Chopin Rabin, Vice President, Global Integrated Communications, Nars Cosmetics
When the pandemic affected office access for Chopin Rabin, vice president of global integrated communications at Nars Cosmetics, she did the unthinkable: leave New York City.
“I’ve been a die-hard New Yorker since I moved here in 2001. For me specifically, when our offices closed, I went to the Berkshires. I would wake up every morning like, ‘Where am I?’” she said. Adapting to conducting business digitally also took some adjusting to. “We went overnight from a very in-person, socially charged work environment to this whole world via videos and calls. It’s great to see how quickly people can pivot and move. Switching to this virtual existence helped me focus to some degree, and because it was something I was experiencing with everyone else, I could really come at it from a real-time point of view,” she said.
Rabin has a lot to think about, such as communicating around makeup, a category especially challenged by the pandemic, and how the role of one of its strongest marketing channels — the influencer — is evolving even more.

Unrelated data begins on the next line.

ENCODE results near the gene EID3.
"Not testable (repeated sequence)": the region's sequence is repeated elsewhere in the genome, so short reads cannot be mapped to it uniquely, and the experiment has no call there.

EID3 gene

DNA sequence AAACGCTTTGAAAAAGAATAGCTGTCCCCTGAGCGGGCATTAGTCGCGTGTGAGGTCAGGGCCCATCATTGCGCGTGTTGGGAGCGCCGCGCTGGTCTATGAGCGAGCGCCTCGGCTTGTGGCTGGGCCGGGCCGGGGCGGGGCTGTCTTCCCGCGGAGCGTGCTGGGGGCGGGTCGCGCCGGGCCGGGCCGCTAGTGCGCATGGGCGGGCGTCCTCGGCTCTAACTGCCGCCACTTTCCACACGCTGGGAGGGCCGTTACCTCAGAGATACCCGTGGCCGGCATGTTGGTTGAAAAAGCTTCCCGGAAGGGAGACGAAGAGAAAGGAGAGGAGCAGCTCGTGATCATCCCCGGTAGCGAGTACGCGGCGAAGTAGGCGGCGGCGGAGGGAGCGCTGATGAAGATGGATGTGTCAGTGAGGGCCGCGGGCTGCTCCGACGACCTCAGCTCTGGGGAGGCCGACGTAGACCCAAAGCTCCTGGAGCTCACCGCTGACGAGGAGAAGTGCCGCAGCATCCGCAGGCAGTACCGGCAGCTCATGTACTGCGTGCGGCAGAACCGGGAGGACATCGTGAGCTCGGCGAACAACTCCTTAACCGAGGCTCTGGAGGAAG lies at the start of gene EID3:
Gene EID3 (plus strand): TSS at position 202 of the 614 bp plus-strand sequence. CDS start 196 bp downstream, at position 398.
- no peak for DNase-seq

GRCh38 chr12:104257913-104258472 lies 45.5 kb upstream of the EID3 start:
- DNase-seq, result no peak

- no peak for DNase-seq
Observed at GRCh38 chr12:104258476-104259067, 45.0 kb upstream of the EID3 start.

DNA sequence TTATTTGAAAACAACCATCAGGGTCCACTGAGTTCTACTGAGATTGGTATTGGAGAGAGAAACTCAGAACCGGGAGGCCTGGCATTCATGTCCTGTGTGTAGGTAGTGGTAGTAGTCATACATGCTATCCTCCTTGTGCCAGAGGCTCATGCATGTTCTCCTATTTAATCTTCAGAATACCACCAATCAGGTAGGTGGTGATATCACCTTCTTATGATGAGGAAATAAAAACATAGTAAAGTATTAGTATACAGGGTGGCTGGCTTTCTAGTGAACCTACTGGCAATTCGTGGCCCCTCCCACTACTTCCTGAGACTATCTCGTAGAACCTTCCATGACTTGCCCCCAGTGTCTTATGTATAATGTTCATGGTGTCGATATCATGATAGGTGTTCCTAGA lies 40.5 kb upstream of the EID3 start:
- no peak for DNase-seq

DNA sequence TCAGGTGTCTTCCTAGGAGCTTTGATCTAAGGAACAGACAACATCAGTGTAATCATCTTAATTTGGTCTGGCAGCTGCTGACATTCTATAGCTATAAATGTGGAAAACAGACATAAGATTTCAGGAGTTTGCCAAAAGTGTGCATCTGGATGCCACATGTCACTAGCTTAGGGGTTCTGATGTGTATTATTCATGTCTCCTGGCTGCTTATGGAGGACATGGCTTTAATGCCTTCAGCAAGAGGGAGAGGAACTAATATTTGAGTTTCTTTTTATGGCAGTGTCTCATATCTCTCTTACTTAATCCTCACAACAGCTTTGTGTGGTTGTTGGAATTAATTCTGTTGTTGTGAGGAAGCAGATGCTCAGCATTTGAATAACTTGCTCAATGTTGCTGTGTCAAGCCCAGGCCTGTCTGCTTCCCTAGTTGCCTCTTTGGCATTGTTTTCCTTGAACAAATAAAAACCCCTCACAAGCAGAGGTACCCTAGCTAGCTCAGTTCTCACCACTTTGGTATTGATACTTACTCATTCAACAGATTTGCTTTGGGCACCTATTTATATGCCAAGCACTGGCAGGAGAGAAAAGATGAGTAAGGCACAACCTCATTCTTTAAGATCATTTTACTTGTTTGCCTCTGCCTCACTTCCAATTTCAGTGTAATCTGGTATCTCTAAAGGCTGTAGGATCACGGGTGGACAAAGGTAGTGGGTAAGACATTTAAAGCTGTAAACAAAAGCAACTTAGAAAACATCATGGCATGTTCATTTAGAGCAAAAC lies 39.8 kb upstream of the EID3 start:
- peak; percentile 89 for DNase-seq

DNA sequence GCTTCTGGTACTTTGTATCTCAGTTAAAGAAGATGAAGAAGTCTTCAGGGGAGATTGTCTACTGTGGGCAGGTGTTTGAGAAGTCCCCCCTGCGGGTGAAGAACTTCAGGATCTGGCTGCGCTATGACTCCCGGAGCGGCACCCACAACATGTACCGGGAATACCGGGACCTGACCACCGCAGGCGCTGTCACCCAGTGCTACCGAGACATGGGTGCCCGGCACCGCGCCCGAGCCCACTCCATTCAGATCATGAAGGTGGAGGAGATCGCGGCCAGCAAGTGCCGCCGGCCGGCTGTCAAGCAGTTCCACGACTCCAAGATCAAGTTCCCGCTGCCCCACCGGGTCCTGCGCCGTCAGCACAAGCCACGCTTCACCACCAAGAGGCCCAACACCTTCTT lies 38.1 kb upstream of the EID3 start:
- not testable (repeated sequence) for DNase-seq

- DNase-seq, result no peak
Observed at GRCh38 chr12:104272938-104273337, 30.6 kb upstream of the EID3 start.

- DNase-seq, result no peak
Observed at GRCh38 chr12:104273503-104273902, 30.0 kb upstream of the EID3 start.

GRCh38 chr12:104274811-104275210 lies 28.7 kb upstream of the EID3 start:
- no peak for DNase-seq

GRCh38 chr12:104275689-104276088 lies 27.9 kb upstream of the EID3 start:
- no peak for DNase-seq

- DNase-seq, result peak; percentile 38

“It’s been a fascinating time, the appetite for content consumption has only increased. This is what I’ve seen, this time period as it relates to fans and consumers and consuming this content, I think it’s a new point of entry which lends itself to transparency and authenticity and standing for something,” she said. “For influencers, this was that moment where they’ve been bringing their fans into their world in a way that wasn’t happening before. It gave influencers a chance to connect on a whole new level.”